4 Critical Resources for Overcoming Sexual Addictions

Friends, after writing several articles for Catholic in Recovery, I decided to write an article on three books and a podcast that I have found useful during my recovery from pornography and masturbation. These books may help you as you overcome your addiction or, at the very least, provide additional support in your reboot or recovery process as well.

The Porn Myth by Matt Fradd

I personally found within this book’s pages a fantastic overview of both the scientific and psychological aspects of pornography addiction. Those of us who struggle with pornography have heard and perhaps even agreed with the belief that porn is harmless or worse—that it’s actually beneficial! 

Fradd includes the experiences of porn performers and users and the expertise of neurologists, sociologists, and psychologists to demonstrate that pornography is destructive. In this way, he is able to use scientific research to debunk numerous and prevailing “myths” or arguments in favor of pornography. Numerous studies are cited on every page proving that porn is destructive to people, relationships, and society. In fact, the end of the book includes 50 pages of appendixes citing additional research! 

This book was a game-changer for me early in my reboot. As Fradd stated in an interview for the Catholic Reporter, “this book rests on one fundamental presupposition: if you want something to flourish, you need to use it in accordance with its nature…Don’t plant tomatoes in a dark closet and water them with soda and expect to have vibrant tomato plants. To do so would be to act contrary to the nature of tomatoes. Similarly, don’t rip sex out of its obvious relational context, turn it into a commodity, and then expect individuals, families and society to flourish.”

Ultimately, this book can help you be certain that pornography use—despite what the culture may claim—is deeply destructive to your health, relationships, and life.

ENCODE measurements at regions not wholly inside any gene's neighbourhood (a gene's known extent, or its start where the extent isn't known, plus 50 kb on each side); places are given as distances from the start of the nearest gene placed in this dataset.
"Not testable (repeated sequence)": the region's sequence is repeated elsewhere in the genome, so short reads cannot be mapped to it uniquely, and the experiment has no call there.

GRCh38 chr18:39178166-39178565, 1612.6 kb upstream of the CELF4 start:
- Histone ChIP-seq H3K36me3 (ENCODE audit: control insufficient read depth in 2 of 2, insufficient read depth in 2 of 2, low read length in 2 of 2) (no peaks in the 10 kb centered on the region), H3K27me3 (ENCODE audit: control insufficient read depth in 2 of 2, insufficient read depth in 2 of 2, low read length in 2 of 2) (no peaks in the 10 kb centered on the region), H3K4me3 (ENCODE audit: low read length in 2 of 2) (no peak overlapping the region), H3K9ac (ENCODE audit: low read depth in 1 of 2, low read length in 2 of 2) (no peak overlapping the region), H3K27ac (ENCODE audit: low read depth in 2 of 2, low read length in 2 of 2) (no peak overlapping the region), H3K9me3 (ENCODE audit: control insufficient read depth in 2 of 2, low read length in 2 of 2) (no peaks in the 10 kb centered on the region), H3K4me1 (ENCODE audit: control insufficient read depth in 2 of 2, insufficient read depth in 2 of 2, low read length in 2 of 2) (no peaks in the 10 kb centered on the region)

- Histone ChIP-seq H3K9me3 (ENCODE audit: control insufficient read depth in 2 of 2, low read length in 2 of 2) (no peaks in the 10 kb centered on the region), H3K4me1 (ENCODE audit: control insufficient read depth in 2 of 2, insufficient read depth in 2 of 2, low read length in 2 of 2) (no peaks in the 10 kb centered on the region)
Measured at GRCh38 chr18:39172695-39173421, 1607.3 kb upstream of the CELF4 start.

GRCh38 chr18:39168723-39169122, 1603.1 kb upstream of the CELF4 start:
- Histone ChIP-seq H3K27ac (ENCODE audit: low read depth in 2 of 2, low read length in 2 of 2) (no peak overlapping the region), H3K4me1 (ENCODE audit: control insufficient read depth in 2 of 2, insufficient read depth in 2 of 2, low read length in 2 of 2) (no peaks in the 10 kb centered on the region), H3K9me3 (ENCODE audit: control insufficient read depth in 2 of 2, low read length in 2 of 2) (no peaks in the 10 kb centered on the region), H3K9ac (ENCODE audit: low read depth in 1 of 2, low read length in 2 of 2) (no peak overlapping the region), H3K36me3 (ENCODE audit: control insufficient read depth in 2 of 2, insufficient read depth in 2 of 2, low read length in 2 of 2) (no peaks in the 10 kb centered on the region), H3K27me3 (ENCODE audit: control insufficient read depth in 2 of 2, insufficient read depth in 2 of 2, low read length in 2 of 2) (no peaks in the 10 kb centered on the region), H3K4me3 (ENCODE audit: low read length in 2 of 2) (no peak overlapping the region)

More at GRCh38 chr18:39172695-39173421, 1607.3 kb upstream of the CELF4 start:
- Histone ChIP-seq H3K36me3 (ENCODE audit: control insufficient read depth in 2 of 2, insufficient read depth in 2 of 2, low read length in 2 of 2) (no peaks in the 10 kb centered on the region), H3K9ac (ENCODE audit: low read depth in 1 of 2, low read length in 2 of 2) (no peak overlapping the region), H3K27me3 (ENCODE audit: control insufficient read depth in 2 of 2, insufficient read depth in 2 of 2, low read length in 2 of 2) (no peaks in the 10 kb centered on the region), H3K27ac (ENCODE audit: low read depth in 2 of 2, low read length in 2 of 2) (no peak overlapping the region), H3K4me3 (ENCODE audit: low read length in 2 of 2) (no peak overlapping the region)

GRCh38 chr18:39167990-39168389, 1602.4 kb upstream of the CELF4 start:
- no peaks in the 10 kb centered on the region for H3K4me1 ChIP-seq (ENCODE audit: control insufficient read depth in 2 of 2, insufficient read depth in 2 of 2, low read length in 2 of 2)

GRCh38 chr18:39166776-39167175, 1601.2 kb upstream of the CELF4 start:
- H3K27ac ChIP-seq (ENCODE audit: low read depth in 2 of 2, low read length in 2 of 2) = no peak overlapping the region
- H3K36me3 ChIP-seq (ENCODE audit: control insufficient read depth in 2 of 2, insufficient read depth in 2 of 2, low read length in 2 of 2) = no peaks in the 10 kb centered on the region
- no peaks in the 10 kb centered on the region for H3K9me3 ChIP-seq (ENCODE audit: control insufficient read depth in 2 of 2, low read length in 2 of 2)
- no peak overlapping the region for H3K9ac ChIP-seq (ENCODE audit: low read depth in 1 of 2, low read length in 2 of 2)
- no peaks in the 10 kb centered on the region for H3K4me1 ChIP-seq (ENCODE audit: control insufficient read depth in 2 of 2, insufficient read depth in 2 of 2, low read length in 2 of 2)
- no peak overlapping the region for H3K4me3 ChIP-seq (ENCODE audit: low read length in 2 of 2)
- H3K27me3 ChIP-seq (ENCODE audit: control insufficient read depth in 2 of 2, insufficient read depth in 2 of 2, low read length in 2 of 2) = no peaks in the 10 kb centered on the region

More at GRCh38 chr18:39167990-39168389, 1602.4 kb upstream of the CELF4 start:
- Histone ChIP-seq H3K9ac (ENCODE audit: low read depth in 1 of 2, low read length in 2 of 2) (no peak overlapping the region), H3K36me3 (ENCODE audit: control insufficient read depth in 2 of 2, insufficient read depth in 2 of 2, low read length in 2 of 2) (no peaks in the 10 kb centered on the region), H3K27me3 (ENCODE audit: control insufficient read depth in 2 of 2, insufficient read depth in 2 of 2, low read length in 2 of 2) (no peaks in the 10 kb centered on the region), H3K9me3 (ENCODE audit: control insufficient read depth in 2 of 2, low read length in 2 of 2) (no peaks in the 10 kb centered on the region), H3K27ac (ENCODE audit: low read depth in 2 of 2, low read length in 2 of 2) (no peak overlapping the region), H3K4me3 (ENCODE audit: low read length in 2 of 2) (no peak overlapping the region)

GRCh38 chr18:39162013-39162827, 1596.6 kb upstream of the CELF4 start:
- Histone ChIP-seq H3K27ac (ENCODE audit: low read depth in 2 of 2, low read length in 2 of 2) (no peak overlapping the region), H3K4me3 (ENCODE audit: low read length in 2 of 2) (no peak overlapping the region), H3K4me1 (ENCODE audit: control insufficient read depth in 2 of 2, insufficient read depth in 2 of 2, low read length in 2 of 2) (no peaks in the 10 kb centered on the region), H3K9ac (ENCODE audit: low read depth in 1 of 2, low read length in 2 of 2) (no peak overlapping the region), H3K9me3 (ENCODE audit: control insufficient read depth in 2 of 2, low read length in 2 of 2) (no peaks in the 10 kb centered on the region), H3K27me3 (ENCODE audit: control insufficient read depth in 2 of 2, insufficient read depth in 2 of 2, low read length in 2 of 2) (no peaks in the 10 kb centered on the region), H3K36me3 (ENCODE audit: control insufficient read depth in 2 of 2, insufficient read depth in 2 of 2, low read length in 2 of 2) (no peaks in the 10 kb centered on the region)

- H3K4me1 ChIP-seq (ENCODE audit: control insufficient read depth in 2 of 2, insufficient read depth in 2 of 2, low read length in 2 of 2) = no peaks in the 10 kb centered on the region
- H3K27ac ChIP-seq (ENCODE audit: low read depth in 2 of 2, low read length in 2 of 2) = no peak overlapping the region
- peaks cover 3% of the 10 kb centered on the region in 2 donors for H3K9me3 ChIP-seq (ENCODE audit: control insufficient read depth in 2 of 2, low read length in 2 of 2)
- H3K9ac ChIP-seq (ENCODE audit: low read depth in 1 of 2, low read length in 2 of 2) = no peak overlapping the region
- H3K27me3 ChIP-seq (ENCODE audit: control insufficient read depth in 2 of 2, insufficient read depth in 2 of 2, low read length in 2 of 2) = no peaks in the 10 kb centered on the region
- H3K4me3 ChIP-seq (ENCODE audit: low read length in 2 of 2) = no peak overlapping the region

Confessions by St. Augustine

The next book that I decided to tackle after a year in recovery was the intimidating Confessions by St. Augustine. What attracted me to this book was St. Augustine’s writing from the heart.

The word “confession” is used in multiple senses, all of which operate throughout the work. Confession can mean the admission of one’s sins, which Augustine does with gusto, confessing not only his ambition and lust but also his intellectual pride, misplaced faith in Manichaeism, and misunderstanding of Christianity. 

Confession also means a statement of belief, and this is certainly reflected in St. Augustine’s detailed account of his arrival at his Christian belief and knowledge of God. 

Finally, confession in the context of this book can also be seen as a form of praise. In Confessions, St. Augustine constantly gives praise to the God who mercifully directed his path and brought him out of misery and error. In essence, Confessions is one long prayer.

Structurally, Confessions falls into three segments: Books 1 through 9 recounts St. Augustine’s life and spiritual journey, Book 10 discusses the nature of memory and examines his own temptations, and Books 11 through 13 are an extended exegesis of the first chapter of Genesis. 

The differences between these three parts have raised many questions about the unity of the work. St. Augustine himself commented in his Retractiones that the first ten books were about himself and the other three were about Scripture. 

Do not be confused or concerned by the nature of the language that St. Augustine uses in his descriptions of his sexual challenges, though. At the beginning of Book 2, he is rather direct about how his sexual struggles served as an accurate barometer of his spiritual journey. In fact, he directly outlines the connection between the experiential problem of evil as exemplified by his sexual wanderings and his movement away from the only concept of God given to him by St. Monica, his devoutly Catholic mother.